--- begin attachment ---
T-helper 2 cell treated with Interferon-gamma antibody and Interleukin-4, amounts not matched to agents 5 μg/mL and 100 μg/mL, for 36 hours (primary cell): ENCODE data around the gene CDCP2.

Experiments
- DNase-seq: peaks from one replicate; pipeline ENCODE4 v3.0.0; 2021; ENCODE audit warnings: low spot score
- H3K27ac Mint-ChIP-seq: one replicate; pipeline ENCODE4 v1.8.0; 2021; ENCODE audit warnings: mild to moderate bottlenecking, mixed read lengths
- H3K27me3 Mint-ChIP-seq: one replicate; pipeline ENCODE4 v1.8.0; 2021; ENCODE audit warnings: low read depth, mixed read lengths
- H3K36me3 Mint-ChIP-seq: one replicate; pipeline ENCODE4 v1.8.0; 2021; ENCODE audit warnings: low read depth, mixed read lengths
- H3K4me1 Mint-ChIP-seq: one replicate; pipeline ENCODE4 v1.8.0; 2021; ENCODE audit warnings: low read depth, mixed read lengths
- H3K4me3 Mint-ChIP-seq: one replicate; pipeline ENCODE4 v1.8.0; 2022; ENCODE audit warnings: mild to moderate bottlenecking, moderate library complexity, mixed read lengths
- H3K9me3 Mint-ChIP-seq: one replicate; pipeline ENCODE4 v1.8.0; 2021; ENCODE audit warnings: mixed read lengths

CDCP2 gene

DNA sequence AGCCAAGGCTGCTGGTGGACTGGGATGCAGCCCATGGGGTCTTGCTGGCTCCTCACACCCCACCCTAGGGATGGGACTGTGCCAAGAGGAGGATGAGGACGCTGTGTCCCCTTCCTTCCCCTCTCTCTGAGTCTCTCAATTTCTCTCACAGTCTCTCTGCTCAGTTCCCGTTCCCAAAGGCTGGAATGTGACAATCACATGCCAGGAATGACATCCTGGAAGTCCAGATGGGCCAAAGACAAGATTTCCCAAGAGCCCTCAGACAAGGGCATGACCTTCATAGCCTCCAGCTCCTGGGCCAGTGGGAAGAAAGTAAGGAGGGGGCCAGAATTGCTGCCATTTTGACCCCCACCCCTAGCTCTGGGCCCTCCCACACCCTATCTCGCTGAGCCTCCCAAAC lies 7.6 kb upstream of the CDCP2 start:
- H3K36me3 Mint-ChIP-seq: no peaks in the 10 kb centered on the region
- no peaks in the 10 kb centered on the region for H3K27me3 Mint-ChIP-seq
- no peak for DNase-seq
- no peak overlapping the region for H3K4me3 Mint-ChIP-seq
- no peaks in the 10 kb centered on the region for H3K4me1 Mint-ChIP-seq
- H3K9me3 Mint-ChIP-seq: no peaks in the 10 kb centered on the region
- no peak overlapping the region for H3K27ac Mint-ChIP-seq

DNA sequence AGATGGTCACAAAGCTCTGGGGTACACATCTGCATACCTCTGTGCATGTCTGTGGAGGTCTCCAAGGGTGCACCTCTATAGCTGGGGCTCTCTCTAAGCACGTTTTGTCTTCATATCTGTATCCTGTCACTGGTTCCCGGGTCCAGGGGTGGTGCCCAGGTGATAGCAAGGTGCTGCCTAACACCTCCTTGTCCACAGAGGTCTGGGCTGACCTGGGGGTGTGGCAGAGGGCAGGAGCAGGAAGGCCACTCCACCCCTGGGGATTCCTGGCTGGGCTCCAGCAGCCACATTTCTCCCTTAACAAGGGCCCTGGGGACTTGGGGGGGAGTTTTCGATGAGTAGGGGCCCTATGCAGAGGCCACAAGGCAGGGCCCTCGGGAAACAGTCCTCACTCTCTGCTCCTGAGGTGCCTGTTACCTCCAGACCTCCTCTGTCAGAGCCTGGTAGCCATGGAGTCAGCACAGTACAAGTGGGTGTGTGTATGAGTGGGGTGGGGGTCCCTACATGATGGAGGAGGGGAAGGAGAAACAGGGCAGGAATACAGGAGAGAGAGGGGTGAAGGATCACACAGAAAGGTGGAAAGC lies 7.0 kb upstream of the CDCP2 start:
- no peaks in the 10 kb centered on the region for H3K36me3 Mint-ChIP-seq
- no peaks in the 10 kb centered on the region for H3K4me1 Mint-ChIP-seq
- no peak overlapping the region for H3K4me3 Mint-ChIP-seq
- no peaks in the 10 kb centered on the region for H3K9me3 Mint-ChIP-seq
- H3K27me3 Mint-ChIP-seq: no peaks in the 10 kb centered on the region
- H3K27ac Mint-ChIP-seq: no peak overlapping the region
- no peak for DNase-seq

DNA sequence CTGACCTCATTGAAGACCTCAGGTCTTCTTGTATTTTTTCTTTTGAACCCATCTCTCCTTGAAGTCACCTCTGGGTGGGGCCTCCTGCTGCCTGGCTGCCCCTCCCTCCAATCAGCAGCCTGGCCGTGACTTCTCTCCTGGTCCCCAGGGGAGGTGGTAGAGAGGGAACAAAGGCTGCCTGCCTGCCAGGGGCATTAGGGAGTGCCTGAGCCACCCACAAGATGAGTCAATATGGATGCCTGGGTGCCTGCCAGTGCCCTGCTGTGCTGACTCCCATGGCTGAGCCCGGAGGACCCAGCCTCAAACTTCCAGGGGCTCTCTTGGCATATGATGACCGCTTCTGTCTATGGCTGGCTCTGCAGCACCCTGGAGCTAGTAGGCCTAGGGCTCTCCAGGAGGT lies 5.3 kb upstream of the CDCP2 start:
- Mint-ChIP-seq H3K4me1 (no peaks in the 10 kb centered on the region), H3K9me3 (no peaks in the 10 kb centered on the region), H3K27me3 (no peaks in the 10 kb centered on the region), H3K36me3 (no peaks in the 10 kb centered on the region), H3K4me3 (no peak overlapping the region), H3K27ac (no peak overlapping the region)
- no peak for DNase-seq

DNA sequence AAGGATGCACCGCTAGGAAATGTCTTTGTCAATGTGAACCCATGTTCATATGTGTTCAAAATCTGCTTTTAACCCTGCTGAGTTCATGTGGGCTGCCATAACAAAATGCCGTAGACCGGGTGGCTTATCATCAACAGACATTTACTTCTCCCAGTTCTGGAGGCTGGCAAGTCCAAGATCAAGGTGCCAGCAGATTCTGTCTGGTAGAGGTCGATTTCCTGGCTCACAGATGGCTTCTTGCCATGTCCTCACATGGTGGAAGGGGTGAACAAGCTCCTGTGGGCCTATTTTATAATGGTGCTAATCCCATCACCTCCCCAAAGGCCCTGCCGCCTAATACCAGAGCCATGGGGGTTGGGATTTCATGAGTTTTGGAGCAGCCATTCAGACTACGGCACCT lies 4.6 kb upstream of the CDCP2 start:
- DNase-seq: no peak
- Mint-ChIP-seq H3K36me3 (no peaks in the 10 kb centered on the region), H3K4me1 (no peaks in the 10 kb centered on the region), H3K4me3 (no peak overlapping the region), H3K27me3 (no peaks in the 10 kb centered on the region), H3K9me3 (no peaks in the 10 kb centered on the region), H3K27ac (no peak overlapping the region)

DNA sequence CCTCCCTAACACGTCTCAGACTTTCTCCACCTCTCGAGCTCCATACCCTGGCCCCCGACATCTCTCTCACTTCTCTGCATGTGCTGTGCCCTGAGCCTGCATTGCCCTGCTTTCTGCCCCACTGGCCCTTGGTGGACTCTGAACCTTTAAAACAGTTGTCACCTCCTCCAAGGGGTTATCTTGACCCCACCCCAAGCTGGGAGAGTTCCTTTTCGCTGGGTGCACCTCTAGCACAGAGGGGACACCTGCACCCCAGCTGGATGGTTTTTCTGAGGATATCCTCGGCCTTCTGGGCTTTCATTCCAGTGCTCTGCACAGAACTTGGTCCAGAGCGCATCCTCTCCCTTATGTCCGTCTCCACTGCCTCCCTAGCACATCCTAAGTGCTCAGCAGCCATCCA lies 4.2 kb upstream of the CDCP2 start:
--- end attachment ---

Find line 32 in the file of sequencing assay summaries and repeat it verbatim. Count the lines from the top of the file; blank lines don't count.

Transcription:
- Mint-ChIP-seq H3K36me3 (no peaks in the 10 kb centered on the region), H3K4me1 (no peaks in the 10 kb centered on the region), H3K4me3 (no peak overlapping the region), H3K27me3 (no peaks in the 10 kb centered on the region), H3K9me3 (no peaks in the 10 kb centered on the region), H3K27ac (no peak overlapping the region)